The Way of Beauty: Five Meditations for Spiritual Transformation
by François Cheng
François Cheng is a Chinese-French writer who references art and language from both cultures as well as Taoism in his discussion of beauty. Cheng presents some interesting ideas, particularly in the fourth and fifth meditations, within an overall esoteric and meandering text.
My favorite thought from this book is the idea of beauty as an experience as opposed to an attribute. “True beauty does not reside only in what is already manifest as beauty… It is a becoming, and the dimension of spirit or soul is vital to it… Beauty is always a becoming, an advent, if not to say an epiphany… Beauty implies interconnectedness, interaction, an encounter between the elements that constitute an occurrence of beauty, between the beauty present and the gaze that beholds it.” Continue reading →
Happiness: A Guide to Developing Life’s Most Important Skill
by Matthieu Ricard
Matthieu Ricard gave up a career in cellular genetics at the Institut Pasteur to study Buddhism in the Himalayas. In this book he shares his wisdom about happiness drawing from thirty-five years of studying Buddhism and psychology.
“A change, even a tiny one, in the way we manage our thoughts and perceive and interpret the world can significantly change our existence. Changing the way we experience transitory emotions leads to a change in our moods and to a lasting transformation of our way of being.” Continue reading →
The Prophet offers wisdom on 26 topics—about three pages on each. Gibran writes in poetic prose with a liberal use of archaic words, presumably to sound biblical. Some of the meaning is immediately clear, while other parts require some reflection to decipher the deeper meaning.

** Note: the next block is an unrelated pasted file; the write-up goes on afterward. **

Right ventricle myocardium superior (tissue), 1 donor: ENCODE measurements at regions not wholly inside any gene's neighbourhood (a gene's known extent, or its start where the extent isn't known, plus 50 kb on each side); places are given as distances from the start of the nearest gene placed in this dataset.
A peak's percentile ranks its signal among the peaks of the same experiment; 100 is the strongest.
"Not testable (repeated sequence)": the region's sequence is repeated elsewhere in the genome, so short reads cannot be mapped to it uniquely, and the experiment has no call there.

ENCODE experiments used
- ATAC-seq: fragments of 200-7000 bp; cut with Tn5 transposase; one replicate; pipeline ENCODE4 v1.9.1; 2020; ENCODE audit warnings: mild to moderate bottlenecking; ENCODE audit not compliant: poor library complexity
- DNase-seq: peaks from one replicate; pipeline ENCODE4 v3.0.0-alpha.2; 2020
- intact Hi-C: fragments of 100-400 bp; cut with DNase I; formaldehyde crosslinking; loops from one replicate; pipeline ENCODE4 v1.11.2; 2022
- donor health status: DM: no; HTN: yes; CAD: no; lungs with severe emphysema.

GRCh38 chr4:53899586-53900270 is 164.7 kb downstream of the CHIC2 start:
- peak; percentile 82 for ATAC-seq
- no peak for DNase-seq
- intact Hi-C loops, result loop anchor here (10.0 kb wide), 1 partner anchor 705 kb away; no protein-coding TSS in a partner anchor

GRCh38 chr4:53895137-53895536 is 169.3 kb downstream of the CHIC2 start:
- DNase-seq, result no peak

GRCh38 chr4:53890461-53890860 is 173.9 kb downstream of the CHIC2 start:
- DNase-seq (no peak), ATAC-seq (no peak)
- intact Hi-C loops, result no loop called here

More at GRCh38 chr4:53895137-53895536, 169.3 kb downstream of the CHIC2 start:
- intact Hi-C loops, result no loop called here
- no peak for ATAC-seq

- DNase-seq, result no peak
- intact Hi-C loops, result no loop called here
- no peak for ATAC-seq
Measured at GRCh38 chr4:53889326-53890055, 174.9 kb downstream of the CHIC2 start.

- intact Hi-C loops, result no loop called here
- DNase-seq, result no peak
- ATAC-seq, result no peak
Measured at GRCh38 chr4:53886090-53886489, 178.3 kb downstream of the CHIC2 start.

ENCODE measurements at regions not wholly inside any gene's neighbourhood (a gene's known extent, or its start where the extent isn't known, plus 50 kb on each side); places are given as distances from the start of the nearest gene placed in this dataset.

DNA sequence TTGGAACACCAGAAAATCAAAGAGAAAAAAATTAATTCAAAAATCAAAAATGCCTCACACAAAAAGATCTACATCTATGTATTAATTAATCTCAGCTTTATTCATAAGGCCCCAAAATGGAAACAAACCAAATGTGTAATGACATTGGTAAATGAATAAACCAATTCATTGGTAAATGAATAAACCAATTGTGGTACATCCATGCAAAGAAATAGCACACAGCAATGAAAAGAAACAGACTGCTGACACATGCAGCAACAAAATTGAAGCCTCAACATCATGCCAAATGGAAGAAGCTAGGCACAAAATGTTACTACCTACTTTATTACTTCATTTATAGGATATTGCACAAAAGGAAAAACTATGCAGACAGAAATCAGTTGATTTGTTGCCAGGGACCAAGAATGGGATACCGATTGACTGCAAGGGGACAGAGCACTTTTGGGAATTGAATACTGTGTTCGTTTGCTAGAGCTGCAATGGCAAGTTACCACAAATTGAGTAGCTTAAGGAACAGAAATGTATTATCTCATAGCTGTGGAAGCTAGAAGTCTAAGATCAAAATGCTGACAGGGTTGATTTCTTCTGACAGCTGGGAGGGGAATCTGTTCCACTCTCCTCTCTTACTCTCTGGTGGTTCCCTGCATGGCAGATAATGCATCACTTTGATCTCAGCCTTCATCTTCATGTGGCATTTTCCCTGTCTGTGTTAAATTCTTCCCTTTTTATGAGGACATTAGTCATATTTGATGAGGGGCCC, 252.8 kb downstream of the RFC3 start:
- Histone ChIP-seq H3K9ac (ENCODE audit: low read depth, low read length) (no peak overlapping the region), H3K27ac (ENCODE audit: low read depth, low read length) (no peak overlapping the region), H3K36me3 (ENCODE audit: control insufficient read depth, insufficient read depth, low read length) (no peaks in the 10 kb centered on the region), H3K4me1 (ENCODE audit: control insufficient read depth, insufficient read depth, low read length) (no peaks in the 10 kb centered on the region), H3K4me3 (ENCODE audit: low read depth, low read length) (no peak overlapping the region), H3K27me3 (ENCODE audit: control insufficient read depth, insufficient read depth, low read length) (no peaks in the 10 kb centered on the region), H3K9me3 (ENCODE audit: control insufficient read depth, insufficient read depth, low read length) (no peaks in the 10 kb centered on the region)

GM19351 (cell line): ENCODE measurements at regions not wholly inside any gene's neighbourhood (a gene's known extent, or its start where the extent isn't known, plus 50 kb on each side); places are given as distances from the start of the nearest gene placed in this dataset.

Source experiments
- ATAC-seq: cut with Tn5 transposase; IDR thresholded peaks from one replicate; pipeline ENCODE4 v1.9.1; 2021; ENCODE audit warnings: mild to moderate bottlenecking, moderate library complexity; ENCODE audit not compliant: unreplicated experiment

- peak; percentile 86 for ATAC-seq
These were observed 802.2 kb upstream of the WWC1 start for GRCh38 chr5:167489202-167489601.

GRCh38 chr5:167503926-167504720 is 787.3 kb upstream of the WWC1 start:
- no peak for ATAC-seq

On Work. The author stresses the importance of finding work you enjoy. “For if you bake bread with indifference, you bake a bitter bread that feeds but half man’s hunger. And if you grudge the crushing of the grapes, your grudge distils a poison in the wine.”
On Marriage. Gibran observes that marriage is a union between individuals, not a merger. “Let there be spaces in your togetherness, and let the winds of the heavens dance between you… The oak tree and the cypress grow not in each other’s shadow.” Continue reading →
The Tao of Pooh is about “how to stay happy and calm in all circumstances.” Benjamin Hoff uses the characters and stories from Winnie-the-Pooh and The House at Pooh Corner to explain basic concepts of Taoism. He also brilliantly integrates his own brief dialogue with the characters as segues into explanations of Taoist principles. Tao (pronounced DAO) means “the way.” Continue reading →
Lama Marut, aka Brian K. Smith, was a professor of comparative religion, he studied Hinduism and Sanskrit in India, he was a Buddhist monk, and he is the son of a Baptist preacher. So he presents a well-informed viewpoint rather than a myopic dogma. Fortunately, you don’t need to climb a mountain to be enlightened by this wise man; he imparts wisdom in his book, Be Nobody.
Marut writes about living in the iEra. “Our contemporary culture of consumerism, materialism, narcissism, and the worship of fame encourages the idea that we will be happy only when we become exceptional. But maybe we’ve got it wrong—exactly wrong. Maybe our deepest and most authentic happiness will be found only when we finally lay down this heavy burden of trying to be a somebody… Maybe true fulfillment in life requires an emptying, not a filling.” Continue reading →